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Quiroga v. Youngblood

United States District Court, E.D. California

July 27, 2017

MONICO J. QUIROGA, III, Plaintiff,
v.
DONNY YOUNGBLOOD, et al., Defendants.

          FINDINGS AND RECOMMENDATIONS REGARDING PLAINTIFF'S MOTION FOR FEDERAL OVERSIGHT ENFORCED BY ATTORNEY GENERAL (ECF NO. 15) FOURTEEN (14) DAY DEADLINE

          BARBARA A. MCAULIFFE UNITED STATES MAGISTRATE JUDGE

         Plaintiff Monico J. Quiroga, III (“Plaintiff”) is a state prisoner proceeding pro se and in forma pauperis in this civil rights action pursuant to 42 U.S.C. § 1983.

         Plaintiff initiated this action on January 3, 2017. (ECF No. 1.) On July 11, 2017, the assigned Magistrate Judge issued Findings and Recommendations recommending that this action be dismissed, with prejudice, for failure to state a claim. (ECF No. 13.) Plaintiff timely filed objections on July 24, 2017, (ECF No. 14), and those Findings and Recommendations are currently pending before the assigned District Judge.

         Currently before the Court are Plaintiff's “Motion for Federal Oversight Enforced by Attorney General” and Notice of Appeal, both filed on July 24, 2017. (ECF Nos. 15, 16.)

         A. Notice of Appeal

         Plaintiff states that he appeals to the United States Court of Appeals for the Ninth Circuit “from the final judgment from an order in Eastern District of Cali entered in this action on the 10 day of 7, 2017.” (ECF No. 16.) Although Plaintiff references a final order, it appears Plaintiff is referring to the Magistrate Judge's Findings and Recommendations signed on July 10, 2017, and docketed on July 11, 2017. (See ECF No. 13.) As discussed above, those Findings and Recommendations are currently pending before the assigned District Judge, and no final order has been entered in this action. Therefore, the Court will treat Plaintiff's appeal as an interlocutory appeal.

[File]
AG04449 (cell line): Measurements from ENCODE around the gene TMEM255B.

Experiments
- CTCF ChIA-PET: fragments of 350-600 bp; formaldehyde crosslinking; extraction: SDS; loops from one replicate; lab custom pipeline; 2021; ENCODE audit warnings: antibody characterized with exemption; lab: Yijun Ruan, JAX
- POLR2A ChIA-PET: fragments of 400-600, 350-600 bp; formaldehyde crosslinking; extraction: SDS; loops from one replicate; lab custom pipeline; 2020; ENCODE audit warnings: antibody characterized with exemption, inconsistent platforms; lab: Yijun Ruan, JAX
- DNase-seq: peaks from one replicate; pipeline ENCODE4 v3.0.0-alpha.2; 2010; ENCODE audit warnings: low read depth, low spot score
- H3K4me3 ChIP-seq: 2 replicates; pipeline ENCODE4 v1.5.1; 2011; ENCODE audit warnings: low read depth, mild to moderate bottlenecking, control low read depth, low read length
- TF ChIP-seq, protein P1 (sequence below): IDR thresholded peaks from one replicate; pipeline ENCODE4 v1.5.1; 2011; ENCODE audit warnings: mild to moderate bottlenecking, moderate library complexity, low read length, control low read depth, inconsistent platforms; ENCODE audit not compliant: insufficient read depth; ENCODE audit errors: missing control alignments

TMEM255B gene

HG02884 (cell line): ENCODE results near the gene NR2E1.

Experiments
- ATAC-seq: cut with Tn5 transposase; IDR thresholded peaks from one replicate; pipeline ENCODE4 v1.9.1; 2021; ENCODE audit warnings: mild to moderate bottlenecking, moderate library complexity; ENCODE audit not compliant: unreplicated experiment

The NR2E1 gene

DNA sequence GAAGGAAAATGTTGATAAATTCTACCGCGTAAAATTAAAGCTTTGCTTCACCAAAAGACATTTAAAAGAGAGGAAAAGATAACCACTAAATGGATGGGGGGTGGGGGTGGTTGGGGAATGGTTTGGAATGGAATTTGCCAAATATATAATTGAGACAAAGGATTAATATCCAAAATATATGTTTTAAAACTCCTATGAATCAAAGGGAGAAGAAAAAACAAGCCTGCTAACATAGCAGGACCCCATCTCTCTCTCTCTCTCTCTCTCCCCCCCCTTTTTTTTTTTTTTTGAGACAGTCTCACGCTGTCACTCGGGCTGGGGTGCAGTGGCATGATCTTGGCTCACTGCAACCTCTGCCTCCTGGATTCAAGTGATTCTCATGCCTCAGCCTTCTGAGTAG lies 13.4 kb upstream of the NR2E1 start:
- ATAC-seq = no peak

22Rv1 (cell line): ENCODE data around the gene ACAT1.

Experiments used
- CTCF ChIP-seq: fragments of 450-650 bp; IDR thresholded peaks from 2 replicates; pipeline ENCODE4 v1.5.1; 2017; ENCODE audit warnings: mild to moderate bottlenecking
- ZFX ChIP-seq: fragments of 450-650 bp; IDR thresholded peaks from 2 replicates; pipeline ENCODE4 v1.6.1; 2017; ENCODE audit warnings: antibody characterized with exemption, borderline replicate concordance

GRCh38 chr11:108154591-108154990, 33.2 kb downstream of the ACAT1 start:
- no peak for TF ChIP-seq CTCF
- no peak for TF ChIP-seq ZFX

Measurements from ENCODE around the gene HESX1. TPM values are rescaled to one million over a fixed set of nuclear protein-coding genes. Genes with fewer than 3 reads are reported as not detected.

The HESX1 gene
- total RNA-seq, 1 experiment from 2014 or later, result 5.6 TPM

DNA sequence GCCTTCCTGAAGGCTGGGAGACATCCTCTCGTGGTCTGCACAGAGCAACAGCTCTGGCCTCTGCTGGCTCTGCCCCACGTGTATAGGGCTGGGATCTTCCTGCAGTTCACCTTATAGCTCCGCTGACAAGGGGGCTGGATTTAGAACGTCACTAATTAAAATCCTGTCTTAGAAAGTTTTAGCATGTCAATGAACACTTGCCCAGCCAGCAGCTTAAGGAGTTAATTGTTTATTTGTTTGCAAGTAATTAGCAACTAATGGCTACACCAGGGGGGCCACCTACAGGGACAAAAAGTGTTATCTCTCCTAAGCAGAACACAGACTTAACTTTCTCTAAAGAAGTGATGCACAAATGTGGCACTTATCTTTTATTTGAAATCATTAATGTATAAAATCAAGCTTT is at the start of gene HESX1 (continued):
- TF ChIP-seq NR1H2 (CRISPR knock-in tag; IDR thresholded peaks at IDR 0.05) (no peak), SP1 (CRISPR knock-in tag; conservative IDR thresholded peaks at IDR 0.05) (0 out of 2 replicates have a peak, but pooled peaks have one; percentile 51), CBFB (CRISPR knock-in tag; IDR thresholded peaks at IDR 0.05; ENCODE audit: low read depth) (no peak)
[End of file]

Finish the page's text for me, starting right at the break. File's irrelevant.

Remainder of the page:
B. Jurisdiction

         Although there is an interlocutory appeal pending, the Court is not divested of jurisdiction to address the pending motion for federal oversight. See United States v. Pitner, 307 F.3d 1178, 1183 n.5 (9th Cir. 2002) (filing of interlocutory appeal “does not divest the trial court of jurisdiction over aspects of the case that are not the subject of the appeal”) (citing Plotkin v. Pac. Tel. & Tel. Co., 688 F.2d 1291, 1293 (9th Cir. 1982)). The interlocutory appeal apparently relates solely to the Magistrate Judge's Findings and Recommendations recommending dismissal of this action for failure to state a claim, not to the instant motion for federal oversight.

         C. Motion for Federal Oversight

         Plaintiff moves for “Federal Oversight enforced by Attorney General pursuant to 42 U.S.C. § 1997 for investigation into Death of Pretrial detainee Negligence resulting in Death Sept. 26, 2015.” (ECF No. 15.) The Court will construe the motion as one seeking a preliminary injunction.

         1. Legal Standard

         “A preliminary injunction is an extraordinary remedy never awarded as of right.” Winter v. Nat. Res. Def. Council, Inc., 555 U.S. 7, 24 (2008) (citation omitted). “A plaintiff seeking a preliminary injunction must establish that he is likely to succeed on the merits, that he is likely to suffer irreparable harm in the absence of preliminary relief, that the balance of equities tips in his favor, and that an injunction is in the public interest.” Id. at 20 (citations omitted). An injunction may only be awarded upon a clear showing that the plaintiff is entitled to relief. Id. at 22 (citation omitted). In cases brought by prisoners involving conditions of confinement, any preliminary injunction “must be narrowly drawn, extend no further than necessary to correct the harm the court finds requires preliminary relief, and be the least intrusive means necessary to correct the harm.” 18 U.S.C. § 3626(a)(2).

         Federal courts are courts of limited jurisdiction and in considering a request for preliminary injunctive relief, the Court is bound by the requirement that as a preliminary matter, it have before it an actual case or controversy. City of L.A. v. Lyons, 461 U.S. 95, 101-02 (1983); Valley Forge Christian Coll. v. Ams. United for Separation of Church & State, Inc., 454 U.S. 464, 471 (1982). If the Court does not have an actual case or controversy before it, it has no power to hear the matter in question. Id. Additionally, district courts lack the authority to issue an injunction directed at an entity or individual that is not a party before it. Zenith Radio Corp. v. Hazeltine Research, Inc., 395 U.S. 100, 112 (1969); Zepeda v. U.S. INS, 753 F.2d 719, 727 (9th Cir. 1983).

         2. ...


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